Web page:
Shares in De La Rue (LSE: DLAR), best known as a banknote printer, had lost more than 80% of their value since a peak in May 2015. Until Tuesday, that was, when details of the firm’s turnaround plan brought a little respite.
Coupled with a trading update, the announcement led to a 20% leap in the share price Tuesday morning.
De La Rue described trading during the first half as satisfactory, and “reconfirms the current guidance for adjusted operating profit for FY2019/20 of between £20m and £25m.” Liquidity problems have been a problem, but while there’s still serious debt pressure, the company reckons it’s going to be safe.
The turnaround plan contains all the usual stuff about controlling costs, and focusing on what the firm does best. While that’s good, I always wonder why companies don’t do that all the time. Why do so many of them wait until they’re up to their necks in it before it strikes them as a good idea?
Analysts are forecasting a strong return to growth starting in the 2020/21 year, and I see that as critical. De La Rue’s £275m revolving credit facility expires in December 2021, and we need to see significant progress before then.
Would I buy the shares now? My answer is no. The latest updates are indeed positive, and the shares are on a low valuation. But this is still a company that’s in the midst of a debt crisis, and there’s not going to be a lot of safety margin in its recovery prospects. And that recovery needs to come quickly.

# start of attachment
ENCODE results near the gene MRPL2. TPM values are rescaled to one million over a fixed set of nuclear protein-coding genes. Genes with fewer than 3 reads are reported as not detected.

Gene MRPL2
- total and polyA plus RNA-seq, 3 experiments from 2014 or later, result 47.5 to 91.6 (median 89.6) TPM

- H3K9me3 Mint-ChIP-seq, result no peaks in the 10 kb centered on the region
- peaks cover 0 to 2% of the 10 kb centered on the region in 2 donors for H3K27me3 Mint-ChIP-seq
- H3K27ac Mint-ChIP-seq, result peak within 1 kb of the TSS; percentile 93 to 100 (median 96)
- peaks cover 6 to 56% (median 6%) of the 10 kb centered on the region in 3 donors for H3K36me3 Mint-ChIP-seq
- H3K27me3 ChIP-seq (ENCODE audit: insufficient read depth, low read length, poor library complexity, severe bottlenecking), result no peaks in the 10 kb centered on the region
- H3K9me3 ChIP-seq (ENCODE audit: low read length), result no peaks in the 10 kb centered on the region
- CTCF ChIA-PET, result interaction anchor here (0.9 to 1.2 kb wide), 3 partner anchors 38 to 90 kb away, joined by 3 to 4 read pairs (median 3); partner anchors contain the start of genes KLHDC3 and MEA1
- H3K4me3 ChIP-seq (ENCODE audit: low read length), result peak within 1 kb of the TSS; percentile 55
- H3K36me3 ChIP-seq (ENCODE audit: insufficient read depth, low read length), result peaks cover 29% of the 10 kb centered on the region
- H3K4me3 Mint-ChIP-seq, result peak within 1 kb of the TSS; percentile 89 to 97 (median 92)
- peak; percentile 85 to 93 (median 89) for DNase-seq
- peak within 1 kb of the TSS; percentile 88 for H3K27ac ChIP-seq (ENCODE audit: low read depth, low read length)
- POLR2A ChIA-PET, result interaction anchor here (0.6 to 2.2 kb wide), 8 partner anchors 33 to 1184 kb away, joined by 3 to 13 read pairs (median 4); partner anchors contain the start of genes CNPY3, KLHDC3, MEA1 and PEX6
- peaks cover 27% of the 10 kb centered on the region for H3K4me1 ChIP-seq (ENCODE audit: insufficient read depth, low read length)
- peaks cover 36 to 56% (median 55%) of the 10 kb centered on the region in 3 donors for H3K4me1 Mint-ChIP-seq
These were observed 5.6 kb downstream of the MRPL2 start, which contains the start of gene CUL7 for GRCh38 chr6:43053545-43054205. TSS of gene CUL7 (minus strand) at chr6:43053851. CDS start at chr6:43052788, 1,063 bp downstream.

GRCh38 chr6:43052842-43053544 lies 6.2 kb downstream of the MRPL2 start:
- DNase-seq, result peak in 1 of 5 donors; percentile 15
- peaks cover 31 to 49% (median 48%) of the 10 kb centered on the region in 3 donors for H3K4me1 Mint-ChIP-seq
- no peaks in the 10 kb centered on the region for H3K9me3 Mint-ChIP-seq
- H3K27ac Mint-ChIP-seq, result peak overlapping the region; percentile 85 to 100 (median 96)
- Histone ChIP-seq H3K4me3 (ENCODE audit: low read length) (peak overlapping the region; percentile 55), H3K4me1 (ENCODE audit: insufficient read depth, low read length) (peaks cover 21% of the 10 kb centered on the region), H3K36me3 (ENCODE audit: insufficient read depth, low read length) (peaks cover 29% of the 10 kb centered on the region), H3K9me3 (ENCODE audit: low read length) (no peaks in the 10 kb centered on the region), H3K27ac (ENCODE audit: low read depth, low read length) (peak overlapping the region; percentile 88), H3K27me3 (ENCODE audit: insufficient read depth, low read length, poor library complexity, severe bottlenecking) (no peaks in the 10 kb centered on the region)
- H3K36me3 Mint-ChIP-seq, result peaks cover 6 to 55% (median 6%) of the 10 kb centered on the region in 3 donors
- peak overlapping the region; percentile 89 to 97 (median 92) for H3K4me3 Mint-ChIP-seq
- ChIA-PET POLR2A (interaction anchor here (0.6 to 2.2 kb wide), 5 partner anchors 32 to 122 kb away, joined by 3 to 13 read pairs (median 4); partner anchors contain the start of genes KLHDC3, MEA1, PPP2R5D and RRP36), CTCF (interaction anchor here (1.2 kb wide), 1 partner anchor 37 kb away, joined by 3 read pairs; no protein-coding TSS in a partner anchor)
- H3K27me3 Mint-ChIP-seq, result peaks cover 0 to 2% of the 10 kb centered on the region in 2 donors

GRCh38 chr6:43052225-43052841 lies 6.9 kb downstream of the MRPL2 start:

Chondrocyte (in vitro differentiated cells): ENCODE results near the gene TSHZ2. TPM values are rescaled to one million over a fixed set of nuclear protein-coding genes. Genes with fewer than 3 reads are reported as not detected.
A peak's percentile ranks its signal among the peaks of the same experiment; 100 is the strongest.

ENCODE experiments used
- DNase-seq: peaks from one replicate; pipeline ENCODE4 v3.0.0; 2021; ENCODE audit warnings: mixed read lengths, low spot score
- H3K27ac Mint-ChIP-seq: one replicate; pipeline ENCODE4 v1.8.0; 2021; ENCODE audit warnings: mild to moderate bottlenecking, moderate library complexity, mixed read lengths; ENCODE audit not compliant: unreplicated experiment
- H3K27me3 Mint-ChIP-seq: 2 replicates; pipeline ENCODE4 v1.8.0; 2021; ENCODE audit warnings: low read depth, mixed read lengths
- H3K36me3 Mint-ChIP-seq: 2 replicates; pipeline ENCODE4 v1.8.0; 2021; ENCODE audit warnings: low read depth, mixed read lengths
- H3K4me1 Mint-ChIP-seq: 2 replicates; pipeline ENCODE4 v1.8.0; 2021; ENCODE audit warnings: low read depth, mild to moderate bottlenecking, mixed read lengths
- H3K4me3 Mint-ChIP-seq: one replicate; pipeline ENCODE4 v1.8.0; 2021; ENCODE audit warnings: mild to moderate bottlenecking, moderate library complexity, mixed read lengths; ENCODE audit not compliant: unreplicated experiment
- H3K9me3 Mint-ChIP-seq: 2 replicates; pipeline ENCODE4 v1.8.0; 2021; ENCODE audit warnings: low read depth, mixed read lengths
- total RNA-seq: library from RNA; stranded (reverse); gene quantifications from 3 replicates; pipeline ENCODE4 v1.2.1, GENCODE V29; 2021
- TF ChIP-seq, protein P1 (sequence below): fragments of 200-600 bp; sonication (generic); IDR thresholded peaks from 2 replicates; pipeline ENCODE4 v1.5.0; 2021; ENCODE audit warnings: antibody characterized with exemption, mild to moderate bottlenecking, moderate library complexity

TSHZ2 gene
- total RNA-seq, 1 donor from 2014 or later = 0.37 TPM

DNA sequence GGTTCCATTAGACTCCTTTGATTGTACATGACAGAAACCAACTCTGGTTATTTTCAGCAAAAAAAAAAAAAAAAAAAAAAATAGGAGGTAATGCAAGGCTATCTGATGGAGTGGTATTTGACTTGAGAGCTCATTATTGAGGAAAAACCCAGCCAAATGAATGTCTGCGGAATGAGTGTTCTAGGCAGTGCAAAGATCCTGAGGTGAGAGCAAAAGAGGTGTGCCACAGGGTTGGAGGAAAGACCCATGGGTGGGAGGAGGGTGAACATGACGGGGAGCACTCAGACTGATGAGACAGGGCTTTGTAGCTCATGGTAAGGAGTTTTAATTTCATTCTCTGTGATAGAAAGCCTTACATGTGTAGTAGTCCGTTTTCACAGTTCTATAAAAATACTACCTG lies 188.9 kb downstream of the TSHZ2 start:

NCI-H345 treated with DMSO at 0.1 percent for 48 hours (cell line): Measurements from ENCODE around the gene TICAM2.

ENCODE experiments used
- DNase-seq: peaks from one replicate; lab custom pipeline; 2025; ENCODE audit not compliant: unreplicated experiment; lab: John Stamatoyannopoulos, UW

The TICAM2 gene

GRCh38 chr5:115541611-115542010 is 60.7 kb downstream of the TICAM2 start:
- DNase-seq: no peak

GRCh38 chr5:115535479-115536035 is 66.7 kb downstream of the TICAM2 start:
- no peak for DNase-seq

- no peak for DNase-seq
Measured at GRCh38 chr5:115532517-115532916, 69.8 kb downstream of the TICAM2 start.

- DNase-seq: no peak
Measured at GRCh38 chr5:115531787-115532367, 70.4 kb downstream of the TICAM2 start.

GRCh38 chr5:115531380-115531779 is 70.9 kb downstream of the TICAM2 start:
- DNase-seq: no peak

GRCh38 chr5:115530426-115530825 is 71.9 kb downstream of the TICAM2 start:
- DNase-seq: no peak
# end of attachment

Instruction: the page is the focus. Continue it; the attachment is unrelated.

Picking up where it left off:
There’s potential here, but I want to see evidence of turnaround success before I’d consider buying.
While De La Rue was one of the FTSE’s biggest early risers Tuesday, my second pick was one of the biggest fallers. It’s SIG (LSE: SHI), a supplier of specialist materials to the building trade, whose shares slumped by 15%.
The dump was triggered by the shock announcement that CEO Meinie Oldersma and CFO Nick Maddock have both resigned with immediate effect from their top positions and as directors.
The company issued a trading update too, telling us that 2019 performance is in line with guidance. We should be seeing underlying pre-tax profit of around £42m, though the results will now be delayed until the second half of April due to the board upheavals.
Once current disposals are complete, SIG reckons it will have “a robust balance sheet with a net cash position on a pro forma basis.” And that “will provide flexibility and scope for investment in the business where attractive returns can be made.”
When I looked at SIG in January after a couple of profit warnings, I didn’t like its debt position. And I doubted the wisdom of paying dividends during such tough business downturns. I also questioned the still high P/E valuations the market was affording SIG shares in the face of a big forecast EPS fall.
When the CEO and CFO both leave a company, the big fear is over what the new bosses might uncover. So, after the latest slump, I’m even more convinced that this is one to walk away from right now.
Alan Oscroft has no position in any of the shares mentioned. The Motley Fool UK has no position in any of the shares mentioned. Views expressed on the companies mentioned in this article are those of the writer and therefore may differ from the official recommendations we make in our subscription services such as Share Advisor, Hidden Winners and Pro. Here at The Motley Fool we believe that considering a diverse range of insights makes us better investors.